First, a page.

Researchers have identified an enzyme that appears to drive the conversion of normal colon tissue into cancer by attaching sugar molecules, or glycans, to certain proteins in the cell. The research, published in the Journal of Biological Chemistry, showed that the enzyme was absent in healthy colon tissue but abundant in colon cancer cells.
“Our data suggest (that) this specific enzyme seems to affect a subset of proteins that could be involved in cell-cell adhesion,” said Hans Wandall from University of Copenhagen in Denmark. In other words, the glycan modifications changed the patterns in which cells stuck together, leading the cells to develop as something that looked more like a tumour than a healthy tissue. Understanding the role that sugar-modified (glycosylated) proteins play in healthy and cancerous cells is an emerging area of cancer biology that may lead to new therapies.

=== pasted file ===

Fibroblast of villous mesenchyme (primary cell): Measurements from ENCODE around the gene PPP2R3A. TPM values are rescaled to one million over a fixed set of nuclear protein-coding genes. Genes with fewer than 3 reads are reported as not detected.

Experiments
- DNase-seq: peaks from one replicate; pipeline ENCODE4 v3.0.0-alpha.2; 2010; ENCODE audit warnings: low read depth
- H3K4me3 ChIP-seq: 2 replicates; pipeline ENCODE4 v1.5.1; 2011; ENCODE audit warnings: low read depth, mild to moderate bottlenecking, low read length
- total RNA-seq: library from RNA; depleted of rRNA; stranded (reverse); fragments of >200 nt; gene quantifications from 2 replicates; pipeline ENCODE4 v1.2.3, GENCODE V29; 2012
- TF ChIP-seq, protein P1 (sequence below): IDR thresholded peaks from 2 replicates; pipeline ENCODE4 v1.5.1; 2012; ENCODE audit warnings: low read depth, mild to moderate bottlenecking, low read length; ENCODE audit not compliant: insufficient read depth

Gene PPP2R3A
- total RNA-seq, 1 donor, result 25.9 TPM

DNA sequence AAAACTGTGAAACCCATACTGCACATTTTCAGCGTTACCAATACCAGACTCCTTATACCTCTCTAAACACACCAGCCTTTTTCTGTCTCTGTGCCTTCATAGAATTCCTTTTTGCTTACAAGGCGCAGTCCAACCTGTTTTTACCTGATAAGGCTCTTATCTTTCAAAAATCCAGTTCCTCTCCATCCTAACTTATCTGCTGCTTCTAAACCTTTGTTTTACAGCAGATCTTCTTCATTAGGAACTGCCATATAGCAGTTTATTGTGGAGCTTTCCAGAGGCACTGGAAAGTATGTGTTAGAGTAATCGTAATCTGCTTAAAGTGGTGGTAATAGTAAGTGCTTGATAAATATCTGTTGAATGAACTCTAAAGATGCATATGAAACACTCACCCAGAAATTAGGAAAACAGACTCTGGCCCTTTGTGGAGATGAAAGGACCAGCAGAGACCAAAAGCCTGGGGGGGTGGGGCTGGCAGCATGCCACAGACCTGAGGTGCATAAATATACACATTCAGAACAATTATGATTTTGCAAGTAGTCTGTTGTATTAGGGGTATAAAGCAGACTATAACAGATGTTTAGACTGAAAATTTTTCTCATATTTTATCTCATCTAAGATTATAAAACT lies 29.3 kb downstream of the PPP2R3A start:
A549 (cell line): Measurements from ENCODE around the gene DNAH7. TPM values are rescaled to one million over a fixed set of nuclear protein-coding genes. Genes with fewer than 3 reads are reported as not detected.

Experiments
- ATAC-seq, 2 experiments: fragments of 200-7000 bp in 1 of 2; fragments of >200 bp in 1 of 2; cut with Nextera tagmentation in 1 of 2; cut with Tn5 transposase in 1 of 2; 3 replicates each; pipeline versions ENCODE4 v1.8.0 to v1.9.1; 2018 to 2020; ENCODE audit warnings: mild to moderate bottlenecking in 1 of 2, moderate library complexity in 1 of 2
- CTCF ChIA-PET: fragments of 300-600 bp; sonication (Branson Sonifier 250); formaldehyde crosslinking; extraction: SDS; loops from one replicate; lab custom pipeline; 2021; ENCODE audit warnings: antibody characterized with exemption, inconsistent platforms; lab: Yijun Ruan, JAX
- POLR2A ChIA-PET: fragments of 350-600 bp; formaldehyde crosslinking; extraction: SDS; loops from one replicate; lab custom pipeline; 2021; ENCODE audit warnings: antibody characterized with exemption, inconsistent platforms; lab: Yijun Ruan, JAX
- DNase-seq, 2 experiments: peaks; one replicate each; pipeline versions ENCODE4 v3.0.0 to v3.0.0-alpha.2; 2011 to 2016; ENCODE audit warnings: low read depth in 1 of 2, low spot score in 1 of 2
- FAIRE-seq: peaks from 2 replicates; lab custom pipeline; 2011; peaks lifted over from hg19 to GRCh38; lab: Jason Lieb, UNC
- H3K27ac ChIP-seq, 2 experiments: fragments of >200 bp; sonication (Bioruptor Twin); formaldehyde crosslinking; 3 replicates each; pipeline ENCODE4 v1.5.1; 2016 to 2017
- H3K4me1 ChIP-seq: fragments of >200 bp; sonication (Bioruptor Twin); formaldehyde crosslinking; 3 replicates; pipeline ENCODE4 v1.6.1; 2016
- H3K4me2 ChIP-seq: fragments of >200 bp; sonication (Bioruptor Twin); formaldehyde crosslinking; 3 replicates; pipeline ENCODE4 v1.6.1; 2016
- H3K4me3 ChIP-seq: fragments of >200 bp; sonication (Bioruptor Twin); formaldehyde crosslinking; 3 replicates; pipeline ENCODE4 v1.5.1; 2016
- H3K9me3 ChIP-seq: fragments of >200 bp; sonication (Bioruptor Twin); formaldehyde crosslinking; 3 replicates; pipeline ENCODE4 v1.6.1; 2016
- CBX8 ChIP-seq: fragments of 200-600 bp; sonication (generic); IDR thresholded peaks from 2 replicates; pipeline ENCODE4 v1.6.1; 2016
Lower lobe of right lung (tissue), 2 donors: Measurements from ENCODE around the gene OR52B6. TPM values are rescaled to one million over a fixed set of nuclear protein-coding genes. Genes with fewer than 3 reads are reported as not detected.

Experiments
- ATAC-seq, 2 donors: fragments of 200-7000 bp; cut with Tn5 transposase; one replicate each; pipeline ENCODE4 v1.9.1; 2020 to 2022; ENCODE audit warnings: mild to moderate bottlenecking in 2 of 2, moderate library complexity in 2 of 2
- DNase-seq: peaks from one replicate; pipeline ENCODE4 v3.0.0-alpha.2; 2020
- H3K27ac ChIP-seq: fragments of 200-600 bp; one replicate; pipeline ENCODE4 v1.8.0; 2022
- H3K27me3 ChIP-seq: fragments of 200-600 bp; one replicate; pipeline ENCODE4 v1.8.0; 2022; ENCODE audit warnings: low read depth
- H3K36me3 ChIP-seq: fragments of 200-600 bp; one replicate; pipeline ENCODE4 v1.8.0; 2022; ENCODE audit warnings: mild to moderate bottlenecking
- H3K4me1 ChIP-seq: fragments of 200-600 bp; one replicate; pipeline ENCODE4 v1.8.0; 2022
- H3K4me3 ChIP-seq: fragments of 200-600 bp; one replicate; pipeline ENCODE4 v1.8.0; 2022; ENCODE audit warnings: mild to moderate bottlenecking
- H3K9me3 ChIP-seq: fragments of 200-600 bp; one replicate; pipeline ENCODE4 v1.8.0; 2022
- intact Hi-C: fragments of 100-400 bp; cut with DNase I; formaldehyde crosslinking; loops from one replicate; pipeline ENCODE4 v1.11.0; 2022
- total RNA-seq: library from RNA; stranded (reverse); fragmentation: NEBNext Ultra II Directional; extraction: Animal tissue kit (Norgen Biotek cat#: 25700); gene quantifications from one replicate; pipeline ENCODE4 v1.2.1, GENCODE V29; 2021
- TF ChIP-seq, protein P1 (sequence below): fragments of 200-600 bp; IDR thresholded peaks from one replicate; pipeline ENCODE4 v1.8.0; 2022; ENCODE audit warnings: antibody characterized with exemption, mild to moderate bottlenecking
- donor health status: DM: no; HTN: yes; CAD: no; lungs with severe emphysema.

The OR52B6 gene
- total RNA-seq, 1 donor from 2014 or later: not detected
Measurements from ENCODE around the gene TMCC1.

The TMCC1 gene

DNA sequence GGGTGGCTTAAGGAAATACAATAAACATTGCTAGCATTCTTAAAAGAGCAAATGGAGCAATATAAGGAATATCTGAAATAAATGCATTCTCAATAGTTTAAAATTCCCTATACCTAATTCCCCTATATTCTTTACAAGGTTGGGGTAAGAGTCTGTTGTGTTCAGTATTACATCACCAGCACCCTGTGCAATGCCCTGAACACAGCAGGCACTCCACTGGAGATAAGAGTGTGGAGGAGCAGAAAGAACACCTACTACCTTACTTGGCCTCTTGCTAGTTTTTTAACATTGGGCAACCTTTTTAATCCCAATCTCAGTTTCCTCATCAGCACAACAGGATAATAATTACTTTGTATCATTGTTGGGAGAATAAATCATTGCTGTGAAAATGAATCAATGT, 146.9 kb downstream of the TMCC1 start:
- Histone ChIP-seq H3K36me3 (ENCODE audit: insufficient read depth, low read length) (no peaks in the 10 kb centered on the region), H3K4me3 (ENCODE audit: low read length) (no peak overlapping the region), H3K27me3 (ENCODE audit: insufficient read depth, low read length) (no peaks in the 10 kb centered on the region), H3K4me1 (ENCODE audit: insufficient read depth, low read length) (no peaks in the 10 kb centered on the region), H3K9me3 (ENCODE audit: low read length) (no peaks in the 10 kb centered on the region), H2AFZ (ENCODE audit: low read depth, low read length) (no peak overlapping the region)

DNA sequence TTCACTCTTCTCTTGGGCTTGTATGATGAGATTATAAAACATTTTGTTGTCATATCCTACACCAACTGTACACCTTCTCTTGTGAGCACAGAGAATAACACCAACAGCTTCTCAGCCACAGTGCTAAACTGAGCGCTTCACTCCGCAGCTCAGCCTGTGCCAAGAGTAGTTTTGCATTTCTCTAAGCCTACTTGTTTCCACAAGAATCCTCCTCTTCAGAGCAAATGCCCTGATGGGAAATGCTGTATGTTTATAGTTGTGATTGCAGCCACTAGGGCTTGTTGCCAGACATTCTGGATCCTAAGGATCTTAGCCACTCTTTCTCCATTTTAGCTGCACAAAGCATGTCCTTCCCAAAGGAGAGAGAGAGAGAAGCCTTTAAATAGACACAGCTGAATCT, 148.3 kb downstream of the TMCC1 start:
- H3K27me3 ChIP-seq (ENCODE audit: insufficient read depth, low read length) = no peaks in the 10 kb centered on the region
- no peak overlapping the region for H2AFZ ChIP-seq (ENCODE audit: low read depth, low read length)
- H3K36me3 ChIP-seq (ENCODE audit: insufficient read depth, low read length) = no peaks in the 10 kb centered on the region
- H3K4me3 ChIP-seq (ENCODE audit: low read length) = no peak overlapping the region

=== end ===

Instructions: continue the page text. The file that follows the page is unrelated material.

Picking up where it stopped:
Wandall’s team studied a group of 20 enzymes that initiate the first step in a particular kind of glycan modification, called GalNAc-type O-glycosylation, found on diverse proteins. These enzymes, called GalNAc transferases (GalNAc-Ts) are variously found in different amounts in different tissues, but their functions are poorly understood. Wandall’s team found that one of the GalNAc-Ts, called GalNAc-T6, was absent in healthy colon tissue but abundant in colon cancer cells.